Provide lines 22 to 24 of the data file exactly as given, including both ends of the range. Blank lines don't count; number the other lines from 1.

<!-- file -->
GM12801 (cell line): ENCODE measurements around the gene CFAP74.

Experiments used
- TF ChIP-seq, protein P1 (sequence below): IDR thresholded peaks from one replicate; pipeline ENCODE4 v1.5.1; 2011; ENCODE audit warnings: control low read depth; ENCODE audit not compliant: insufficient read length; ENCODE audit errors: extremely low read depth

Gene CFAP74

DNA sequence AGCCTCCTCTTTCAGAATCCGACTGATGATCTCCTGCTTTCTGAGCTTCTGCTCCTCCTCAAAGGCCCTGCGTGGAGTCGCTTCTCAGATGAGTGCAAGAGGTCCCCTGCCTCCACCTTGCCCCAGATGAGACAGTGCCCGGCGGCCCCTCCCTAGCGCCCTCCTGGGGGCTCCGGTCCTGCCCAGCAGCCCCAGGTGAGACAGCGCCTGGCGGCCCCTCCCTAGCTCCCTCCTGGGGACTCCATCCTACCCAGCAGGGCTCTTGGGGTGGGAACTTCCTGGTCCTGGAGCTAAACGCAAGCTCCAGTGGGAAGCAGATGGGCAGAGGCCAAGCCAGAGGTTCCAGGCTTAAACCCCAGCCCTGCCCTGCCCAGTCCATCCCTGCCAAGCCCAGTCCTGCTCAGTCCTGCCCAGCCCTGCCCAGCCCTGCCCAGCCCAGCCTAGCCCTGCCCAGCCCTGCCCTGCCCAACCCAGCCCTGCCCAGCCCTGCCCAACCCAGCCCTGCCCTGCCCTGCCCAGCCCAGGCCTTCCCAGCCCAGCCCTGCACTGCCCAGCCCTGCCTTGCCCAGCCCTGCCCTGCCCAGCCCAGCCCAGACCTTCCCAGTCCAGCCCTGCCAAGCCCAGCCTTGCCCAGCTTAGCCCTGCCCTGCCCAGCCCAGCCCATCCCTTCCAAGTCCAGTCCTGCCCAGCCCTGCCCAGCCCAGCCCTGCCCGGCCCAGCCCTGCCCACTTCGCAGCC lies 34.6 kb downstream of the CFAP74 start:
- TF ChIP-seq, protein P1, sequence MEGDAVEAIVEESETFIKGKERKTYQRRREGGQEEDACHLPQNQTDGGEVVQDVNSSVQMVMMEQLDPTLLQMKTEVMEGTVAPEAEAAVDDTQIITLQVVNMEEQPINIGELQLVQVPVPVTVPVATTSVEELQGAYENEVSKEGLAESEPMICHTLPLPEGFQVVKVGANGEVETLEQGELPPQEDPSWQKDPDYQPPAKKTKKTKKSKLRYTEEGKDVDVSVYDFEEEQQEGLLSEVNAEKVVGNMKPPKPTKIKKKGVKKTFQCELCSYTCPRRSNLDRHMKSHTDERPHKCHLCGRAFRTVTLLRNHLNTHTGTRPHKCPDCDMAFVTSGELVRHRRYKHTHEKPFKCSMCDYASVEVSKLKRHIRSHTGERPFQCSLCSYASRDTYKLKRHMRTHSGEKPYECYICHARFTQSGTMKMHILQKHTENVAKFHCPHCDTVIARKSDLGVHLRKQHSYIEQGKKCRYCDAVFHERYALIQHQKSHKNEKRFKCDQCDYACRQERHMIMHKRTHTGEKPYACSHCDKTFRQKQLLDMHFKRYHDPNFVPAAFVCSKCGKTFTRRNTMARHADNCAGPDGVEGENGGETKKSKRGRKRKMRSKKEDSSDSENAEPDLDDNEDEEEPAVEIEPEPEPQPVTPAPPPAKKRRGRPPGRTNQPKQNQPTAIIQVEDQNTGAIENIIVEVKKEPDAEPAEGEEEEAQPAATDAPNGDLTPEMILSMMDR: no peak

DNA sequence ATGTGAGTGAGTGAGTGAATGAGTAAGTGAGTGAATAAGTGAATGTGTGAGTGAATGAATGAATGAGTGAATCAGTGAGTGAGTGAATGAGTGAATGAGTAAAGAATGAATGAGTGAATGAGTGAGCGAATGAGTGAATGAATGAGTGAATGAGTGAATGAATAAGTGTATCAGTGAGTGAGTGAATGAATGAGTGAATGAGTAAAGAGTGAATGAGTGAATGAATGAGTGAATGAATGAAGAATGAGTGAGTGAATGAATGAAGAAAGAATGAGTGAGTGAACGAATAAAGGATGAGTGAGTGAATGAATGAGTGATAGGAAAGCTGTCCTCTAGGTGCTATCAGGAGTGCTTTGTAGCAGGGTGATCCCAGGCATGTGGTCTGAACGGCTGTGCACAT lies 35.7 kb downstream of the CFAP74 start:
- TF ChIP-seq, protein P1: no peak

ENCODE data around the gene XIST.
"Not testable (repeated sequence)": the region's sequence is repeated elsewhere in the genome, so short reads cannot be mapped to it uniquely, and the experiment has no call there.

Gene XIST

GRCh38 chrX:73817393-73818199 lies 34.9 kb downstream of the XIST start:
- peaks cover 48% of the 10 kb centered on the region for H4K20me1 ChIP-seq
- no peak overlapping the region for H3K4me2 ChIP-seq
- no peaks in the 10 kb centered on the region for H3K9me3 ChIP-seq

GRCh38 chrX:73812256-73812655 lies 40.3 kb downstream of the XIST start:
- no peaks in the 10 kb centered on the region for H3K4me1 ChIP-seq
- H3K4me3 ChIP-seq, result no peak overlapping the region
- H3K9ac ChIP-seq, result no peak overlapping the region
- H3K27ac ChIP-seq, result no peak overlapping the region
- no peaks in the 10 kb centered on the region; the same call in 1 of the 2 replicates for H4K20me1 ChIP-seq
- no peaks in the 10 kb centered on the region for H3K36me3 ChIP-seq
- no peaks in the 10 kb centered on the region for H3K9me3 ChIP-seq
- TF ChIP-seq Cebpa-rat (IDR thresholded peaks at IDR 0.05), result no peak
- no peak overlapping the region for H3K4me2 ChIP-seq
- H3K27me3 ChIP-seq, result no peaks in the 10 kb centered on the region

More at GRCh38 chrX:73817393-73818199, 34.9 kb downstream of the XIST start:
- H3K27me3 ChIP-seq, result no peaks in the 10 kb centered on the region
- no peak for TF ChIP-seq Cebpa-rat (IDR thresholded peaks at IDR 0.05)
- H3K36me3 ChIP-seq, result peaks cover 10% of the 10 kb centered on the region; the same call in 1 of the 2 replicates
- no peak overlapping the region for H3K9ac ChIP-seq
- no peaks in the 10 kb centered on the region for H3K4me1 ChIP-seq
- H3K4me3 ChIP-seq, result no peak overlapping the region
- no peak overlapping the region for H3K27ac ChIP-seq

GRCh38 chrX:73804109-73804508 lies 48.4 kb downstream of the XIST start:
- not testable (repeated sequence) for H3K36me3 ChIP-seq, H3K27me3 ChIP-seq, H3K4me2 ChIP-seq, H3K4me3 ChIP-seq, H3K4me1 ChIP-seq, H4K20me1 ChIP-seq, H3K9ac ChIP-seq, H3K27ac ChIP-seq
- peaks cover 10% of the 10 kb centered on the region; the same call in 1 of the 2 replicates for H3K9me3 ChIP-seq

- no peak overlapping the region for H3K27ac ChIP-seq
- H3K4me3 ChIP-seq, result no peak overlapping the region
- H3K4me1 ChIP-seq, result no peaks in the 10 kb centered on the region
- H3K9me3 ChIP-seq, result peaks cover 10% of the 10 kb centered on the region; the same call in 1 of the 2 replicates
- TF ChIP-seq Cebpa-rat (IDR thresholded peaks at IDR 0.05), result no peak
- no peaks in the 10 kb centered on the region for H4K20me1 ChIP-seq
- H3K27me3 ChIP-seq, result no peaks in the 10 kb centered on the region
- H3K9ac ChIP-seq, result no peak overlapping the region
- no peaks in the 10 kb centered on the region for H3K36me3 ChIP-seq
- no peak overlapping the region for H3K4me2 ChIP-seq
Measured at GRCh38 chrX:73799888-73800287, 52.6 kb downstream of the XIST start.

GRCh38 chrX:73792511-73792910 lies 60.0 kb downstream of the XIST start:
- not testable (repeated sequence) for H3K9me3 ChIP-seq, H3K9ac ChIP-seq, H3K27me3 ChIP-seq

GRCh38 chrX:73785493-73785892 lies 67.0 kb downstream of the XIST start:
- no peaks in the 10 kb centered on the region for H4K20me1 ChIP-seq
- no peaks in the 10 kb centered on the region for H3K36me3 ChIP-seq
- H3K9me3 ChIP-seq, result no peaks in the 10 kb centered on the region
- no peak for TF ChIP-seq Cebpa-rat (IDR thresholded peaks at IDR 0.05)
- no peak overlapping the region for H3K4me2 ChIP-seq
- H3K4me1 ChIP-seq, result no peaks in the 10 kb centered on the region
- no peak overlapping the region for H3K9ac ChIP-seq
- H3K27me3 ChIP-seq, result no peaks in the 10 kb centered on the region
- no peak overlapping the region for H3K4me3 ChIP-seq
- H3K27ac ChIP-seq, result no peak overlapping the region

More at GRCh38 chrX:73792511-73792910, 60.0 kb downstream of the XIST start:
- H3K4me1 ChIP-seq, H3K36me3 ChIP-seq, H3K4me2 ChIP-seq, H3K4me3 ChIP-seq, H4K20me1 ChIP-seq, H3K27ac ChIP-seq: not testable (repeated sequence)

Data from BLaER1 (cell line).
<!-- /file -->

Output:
- no peaks in the 10 kb centered on the region for H3K36me3 ChIP-seq
- no peaks in the 10 kb centered on the region for H3K9me3 ChIP-seq
- TF ChIP-seq Cebpa-rat (IDR thresholded peaks at IDR 0.05), result no peak